Contrary to what the Republicans would have us believe, foreign-born workers, nearly half of whom are Spanish speaking, participate in the workforce at a higher rate than their native-born counterparts: 65 percent compared to 61 percent of the native-born. Among men the difference is striking, with 77 percent of foreign-born men in the labor force as compared to 66 percent of native-born male workers. (Native-born includes the second generation of recent immigrant families as well as Mayflower immigrants.) Foreign born workers tend to be younger. The proportion of foreign-born workers in the 25 to 54 year age group is 71 percent compared to 62 percent of the native-born.
For Social Security and Medicare to actually benefit, these workers must be protected from wage theft with better policing to ensure that they are paid on the books with employers contributing their required share of payroll taxes. Raising the federal minimum wage from $7.25 an hour to the $15.00 that we have here in New York would bring even more into these funds.
It is a longer story for another time, but it is worth mentioning here that 90 percent of the Social Security shortfall would be eliminated by removing the payroll tax cap. The 2022 cap is $147,000—any wages above that are not subject to Social Security tax. The Social Security tax falls only on wages, not wealth from stocks, real estate, etc. In recent years, the wages of low- and middle-income workers have been stagnant while those at the top have risen dramatically. Removing the cap would capture this increase for the retirement system.
Tell the Whole Story!
The Biden Administration is rightly treating the wave of immigration from south of the border as a humanitarian crisis, but is missing the opportunity to tell the country about the vital role that recent and older generations of migrant workers play in the economy. For example, the meat processing industry employs roughly 310,000 people who are mainly Spanish speaking. At Tyson alone they process roughly 2.3 billion chickens a year, and work under the most miserable conditions for the lowest wages. Would any sane person really want to deport them? How many of the people who claim that migrants are taking their jobs, are ready to work in a chicken plant for a starting wage of $9.00 an hour? We don’t applaud these conditions, just the opposite, but we do applaud the people who do this work. If the role of migrant labor in the whole economy were told, it would change the political debate.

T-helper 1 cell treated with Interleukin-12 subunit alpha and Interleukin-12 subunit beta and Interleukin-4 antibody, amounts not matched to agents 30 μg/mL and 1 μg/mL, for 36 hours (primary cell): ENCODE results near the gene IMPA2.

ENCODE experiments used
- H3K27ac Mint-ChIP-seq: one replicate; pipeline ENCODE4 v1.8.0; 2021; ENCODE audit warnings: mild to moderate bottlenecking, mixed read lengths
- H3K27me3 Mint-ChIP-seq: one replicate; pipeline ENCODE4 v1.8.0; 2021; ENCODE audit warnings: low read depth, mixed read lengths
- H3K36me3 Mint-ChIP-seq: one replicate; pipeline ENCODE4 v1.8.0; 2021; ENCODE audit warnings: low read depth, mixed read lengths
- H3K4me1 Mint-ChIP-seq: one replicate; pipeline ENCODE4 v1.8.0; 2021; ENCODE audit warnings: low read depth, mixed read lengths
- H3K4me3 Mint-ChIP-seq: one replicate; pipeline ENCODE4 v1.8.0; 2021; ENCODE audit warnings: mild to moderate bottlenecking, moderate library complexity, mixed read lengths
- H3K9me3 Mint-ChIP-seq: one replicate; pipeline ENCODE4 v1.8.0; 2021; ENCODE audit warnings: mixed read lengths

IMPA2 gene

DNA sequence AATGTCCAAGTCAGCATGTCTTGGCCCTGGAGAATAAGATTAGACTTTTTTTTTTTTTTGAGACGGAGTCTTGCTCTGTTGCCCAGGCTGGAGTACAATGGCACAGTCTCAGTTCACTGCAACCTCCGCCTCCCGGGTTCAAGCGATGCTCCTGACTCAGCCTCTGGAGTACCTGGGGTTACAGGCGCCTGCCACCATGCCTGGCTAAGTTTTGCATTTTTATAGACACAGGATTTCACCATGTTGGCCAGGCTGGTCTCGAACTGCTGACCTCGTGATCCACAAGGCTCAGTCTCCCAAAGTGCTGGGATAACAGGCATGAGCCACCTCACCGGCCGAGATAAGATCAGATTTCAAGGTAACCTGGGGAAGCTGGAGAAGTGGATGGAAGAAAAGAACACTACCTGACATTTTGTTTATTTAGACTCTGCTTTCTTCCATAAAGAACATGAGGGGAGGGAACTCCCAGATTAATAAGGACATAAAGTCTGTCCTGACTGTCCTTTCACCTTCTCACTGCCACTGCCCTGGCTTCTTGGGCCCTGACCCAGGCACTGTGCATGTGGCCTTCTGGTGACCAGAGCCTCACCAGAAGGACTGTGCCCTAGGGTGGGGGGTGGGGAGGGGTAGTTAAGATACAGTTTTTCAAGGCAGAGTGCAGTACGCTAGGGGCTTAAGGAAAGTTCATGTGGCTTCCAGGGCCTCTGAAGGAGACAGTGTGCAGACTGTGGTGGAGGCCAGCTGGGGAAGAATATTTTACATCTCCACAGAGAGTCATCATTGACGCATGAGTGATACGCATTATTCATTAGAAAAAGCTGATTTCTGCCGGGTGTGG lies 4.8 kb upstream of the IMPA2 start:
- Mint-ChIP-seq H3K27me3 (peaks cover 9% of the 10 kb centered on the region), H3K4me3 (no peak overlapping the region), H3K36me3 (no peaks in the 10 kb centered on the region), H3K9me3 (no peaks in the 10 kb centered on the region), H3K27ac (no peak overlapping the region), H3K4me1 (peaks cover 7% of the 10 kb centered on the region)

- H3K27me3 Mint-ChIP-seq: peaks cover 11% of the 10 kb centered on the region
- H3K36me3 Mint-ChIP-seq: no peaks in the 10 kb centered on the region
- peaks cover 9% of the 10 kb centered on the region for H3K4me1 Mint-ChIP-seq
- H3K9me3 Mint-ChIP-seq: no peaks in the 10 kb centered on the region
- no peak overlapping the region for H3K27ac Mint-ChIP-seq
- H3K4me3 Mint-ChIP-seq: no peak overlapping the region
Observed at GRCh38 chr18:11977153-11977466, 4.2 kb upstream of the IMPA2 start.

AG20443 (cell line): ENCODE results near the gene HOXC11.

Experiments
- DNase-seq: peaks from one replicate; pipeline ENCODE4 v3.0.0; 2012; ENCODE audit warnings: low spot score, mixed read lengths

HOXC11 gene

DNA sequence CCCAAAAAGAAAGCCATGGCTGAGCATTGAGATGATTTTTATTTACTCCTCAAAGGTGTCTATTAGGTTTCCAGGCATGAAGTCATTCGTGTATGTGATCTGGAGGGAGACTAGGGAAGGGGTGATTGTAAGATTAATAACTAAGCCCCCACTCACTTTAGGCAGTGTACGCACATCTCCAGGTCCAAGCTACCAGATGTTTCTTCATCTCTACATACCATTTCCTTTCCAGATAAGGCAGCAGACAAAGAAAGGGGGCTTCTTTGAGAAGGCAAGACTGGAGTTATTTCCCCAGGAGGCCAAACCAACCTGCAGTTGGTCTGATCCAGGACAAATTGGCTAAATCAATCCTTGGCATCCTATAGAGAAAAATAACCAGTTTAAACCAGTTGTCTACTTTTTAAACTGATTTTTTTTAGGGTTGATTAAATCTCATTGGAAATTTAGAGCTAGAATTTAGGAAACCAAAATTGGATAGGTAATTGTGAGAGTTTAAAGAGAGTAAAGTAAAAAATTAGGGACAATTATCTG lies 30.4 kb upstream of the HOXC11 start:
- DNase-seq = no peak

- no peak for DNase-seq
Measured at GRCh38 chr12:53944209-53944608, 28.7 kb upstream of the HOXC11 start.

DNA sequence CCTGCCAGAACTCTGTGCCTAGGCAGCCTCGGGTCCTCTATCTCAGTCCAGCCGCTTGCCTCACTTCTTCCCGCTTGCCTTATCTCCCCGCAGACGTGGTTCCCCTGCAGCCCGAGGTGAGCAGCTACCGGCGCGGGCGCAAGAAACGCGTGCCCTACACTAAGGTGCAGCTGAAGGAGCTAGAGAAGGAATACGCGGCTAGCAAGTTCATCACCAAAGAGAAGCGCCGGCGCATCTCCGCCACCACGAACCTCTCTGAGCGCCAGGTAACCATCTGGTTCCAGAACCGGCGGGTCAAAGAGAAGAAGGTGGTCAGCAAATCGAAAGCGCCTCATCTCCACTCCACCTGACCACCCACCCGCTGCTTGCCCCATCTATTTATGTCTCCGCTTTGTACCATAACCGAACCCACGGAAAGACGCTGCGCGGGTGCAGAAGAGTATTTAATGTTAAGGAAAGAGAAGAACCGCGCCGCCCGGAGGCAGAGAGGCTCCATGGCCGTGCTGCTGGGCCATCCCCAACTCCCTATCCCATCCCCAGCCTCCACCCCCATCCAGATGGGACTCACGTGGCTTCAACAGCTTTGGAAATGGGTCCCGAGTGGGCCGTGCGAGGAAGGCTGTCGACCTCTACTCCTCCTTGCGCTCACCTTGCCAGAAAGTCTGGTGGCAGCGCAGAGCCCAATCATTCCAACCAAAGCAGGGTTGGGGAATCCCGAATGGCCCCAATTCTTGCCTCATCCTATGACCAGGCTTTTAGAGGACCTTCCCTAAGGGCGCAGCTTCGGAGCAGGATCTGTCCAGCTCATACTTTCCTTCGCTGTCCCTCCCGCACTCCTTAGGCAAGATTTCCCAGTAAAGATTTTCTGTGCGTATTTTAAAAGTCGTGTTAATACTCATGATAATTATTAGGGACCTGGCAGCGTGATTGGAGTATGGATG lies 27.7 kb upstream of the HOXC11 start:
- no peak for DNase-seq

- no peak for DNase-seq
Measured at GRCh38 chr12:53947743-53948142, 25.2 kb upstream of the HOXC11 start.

The New York Times headline on November 1, 2022: “Canada Seeks to Attract 1.45 Million Immigrants”:
”With nearly one million job vacancies across the country, Canada is turning more squarely toward foreigners to address its labor shortage and has set record-breaking immigration targets for the coming three years.“
And according to Sean Fraser, Canada’s immigration minister:
“If we don’t do something to correct this demographic trend, the conversation we’re going to have 10 or 15 years from now won’t be about labor shortages. It’s going to be about whether we have the economic capacity to continue to fund schools and hospitals and public services that I think we, too often, take for granted.”
A slightly different version of this essay first appeared in Three Parks Independent Democrats Newsletter.
Steve Max is a board member of the Three Parks Independent Democrats, a Manhattan Upper West Side Club and has been with the Midwest Academy, a Chicago-based community organizing school since 1973.